CB radio hobbyist Jon Greener recently stumbled upon a weapon in a local war over control of the
“Most people would think this was a bomb,” said Greener, 60, as he brushed aside some dirt and loaded the bizarre box into the back of his 1971 Dodge Tradesman van.
The crude device was comprised of a curious metal box of knobs and a Christmas light timer fastened to the top of a car battery with duct tape. It was spray-painted green, and a 50-foot-long coaxial cable was connected to the end of a 6-foot-tall truck antenna.
“When this thing turns on, you can’t hear anybody,” Greener said as he fiddled with the knobs on the disabled transmitter. “It was a ‘jammer’ and it was planted in the forest by a saboteur whose goal was to interrupt CB traffic between Sonora and Twain Harte,” Greener said.
The device was simple and its purpose obvious to anyone familiar with CB radios. The battery-operated transmitter was timed to send out a high-pitched squeal every few minutes, making it impossible for local CB users to hear each other. The jammer was likely left by local CB scofflaws living in Tuolumne and Calaveras counties who have for years been waging a war of disruption against peace-loving hobbyists, Greener said. At stake are 40 public radio channels known as the Citizen Band.
“There are hundreds of people on the radio at a given time, but only 9 or 10 do most of the talking,” said Greener, who has been using CBs for more than 40 years.
When many people think of Citizens’ Band radio, the first image that comes to mind is a mustachioed Burt Reynolds dodging Sheriff Buford T. Justice in the 1977 film “Smokey and the Bandit.” But in many regions of Mother Lode, where cell phone coverage is spotty at best, CB radios remain a vital line of communication between distant neighbors.
Greener, who doesn’t own a phone, said he listens to his CB radio more than eight hours a day to keep tabs on friends and family from Jamestown to Long Barn. The series of public channels is also a kind of meeting place where local radio hobbyists can chitchat, gossip, and, more often than some would like, spew vitriolic hate speech at one another.
CBs are also still widely used by long-haul truckers, four-wheelers and RV enthusiasts who use the devices to communicate about weather conditions, sources of cheap fuel, law enforcement activity and where to find a good place to eat.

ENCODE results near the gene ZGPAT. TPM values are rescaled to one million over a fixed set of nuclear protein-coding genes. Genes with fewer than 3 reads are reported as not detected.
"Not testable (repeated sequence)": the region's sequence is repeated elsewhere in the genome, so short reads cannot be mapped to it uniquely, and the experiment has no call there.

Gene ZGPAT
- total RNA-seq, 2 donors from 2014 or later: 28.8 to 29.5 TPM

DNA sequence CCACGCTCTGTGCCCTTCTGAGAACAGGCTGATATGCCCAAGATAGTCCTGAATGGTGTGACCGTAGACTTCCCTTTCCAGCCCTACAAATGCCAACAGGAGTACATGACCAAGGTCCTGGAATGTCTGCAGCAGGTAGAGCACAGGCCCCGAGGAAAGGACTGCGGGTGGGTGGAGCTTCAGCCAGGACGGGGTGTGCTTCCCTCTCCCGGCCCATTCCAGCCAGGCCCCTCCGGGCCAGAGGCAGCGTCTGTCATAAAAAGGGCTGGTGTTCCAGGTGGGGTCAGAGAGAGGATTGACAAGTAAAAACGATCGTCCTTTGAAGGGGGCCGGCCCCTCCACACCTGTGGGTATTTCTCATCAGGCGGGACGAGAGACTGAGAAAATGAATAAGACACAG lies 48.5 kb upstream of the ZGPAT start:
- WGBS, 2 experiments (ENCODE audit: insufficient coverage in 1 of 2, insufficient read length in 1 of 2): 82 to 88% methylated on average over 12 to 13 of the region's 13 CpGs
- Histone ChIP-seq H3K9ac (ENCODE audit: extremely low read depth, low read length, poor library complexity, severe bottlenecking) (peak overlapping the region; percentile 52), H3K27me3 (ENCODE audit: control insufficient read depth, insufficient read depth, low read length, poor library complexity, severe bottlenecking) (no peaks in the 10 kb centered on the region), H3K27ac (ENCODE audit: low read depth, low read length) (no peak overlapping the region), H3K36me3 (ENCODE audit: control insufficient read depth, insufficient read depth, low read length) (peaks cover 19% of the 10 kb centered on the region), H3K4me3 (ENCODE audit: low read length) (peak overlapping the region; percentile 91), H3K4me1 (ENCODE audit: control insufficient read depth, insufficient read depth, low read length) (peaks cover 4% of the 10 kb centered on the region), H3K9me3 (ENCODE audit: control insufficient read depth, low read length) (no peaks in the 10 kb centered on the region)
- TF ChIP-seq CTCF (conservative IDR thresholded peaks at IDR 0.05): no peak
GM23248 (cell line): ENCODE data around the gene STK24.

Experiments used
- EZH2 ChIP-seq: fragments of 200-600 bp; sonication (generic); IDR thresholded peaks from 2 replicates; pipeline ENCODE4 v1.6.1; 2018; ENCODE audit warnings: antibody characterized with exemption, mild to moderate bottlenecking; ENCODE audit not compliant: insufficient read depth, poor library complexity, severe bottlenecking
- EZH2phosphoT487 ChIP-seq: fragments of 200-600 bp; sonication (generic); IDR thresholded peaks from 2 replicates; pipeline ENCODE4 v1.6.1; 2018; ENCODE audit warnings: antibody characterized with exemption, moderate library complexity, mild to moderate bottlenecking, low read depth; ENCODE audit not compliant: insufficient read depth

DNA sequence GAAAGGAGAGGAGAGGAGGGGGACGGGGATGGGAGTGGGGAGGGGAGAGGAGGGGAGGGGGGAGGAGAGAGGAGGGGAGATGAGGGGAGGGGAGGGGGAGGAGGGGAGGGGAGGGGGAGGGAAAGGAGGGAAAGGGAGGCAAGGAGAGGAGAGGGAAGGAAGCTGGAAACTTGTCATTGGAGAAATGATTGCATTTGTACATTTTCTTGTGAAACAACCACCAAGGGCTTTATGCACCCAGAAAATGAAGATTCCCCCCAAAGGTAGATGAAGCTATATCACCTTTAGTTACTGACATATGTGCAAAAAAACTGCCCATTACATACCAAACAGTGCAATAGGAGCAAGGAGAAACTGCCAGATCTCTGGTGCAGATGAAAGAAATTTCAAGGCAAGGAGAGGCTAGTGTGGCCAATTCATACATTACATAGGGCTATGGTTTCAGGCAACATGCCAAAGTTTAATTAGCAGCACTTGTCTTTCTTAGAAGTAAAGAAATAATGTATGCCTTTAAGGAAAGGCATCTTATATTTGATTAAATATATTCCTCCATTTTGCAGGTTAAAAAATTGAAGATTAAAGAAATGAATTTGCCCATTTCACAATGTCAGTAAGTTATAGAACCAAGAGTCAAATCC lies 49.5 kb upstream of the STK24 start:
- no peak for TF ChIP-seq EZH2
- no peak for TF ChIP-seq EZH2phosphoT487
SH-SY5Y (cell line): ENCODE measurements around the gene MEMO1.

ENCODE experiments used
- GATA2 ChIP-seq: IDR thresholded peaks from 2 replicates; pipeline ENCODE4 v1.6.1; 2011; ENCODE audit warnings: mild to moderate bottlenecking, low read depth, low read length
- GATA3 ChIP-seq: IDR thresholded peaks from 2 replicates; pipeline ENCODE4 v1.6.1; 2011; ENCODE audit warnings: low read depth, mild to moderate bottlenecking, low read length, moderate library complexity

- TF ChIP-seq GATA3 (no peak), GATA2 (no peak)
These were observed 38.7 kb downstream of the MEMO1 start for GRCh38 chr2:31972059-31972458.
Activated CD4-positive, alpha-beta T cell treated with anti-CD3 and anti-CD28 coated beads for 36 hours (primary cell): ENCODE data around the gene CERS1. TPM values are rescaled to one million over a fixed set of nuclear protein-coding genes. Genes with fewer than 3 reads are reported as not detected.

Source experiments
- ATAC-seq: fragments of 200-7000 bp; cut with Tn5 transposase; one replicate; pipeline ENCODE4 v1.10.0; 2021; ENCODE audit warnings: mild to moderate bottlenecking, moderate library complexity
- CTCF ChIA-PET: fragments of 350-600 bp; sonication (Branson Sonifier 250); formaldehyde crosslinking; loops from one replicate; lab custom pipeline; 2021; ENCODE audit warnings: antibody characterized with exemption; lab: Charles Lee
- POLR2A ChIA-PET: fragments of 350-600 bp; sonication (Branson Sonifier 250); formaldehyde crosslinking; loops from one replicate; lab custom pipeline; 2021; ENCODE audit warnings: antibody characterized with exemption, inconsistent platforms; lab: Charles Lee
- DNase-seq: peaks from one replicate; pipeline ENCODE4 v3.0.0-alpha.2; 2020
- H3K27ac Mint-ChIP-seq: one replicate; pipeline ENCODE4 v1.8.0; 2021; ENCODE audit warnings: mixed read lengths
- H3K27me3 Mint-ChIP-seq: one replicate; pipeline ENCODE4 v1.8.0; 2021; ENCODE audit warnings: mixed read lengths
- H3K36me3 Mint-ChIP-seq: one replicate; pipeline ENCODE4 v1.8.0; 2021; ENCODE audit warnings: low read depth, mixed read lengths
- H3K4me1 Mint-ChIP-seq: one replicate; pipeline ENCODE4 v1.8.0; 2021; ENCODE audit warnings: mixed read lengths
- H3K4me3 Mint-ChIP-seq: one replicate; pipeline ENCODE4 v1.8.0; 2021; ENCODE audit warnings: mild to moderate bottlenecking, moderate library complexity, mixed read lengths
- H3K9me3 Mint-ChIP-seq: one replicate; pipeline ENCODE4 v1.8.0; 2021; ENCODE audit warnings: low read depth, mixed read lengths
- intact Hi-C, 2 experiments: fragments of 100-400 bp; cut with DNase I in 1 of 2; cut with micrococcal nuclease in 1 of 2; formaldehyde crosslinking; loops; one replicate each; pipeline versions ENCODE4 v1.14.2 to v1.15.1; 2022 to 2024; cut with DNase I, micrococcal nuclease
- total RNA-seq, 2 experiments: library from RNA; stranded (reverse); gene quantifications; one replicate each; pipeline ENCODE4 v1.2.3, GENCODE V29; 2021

“If you’ve ever been on the road for hours and days, you know it gets pretty lonely,” said Doug Levick, who owns LNB Electronics with his brother Rob in Sacramento. “But via CB,” he added, “you can not only make friends, but you get to know people’s whole families.”
Levick started his business in 1978, when CB radios were all the rage and there were dozens of radio shops in Northern California. “At that time, you couldn’t turn on the TV without seeing something about CB radios,” he said. “Cell phones have steadily become cheaper and more reliable, making CBs obsolete for most users,” he said.
Levick’s humble shop off Interstate 80 is one of only a handful of such businesses left in California. The waning popularity of the Citizen Band has also caused it to be all but abandoned by federal agencies that monitor U.S. communications networks. This lack of oversight has opened the airwaves to the voices of people whose only apparent goal is to antagonize other users, Greener said.
Greener, a retired tree climber whose CB handle is “Tree Dr,”blamed a homegrown group of radio hobbyists for planting the jammer in Twain Harte and for various other high-frequency hijinks. Called the H&D-ers — for hate and discontent — the group’s goal is to disrupt the communications of others in any way possible, Greener said. Their motivations, however, are decidedly more opaque.
“They’re a gang, they do these things just to be mean,” said Greener, who said he has found similar jammers before. “The main target of the Twain Harte high-frequency attack,” he said, “was likely Don Wages, a 70-year-old Vietnam vet who lives less than 200 yards from where the jammer was found.”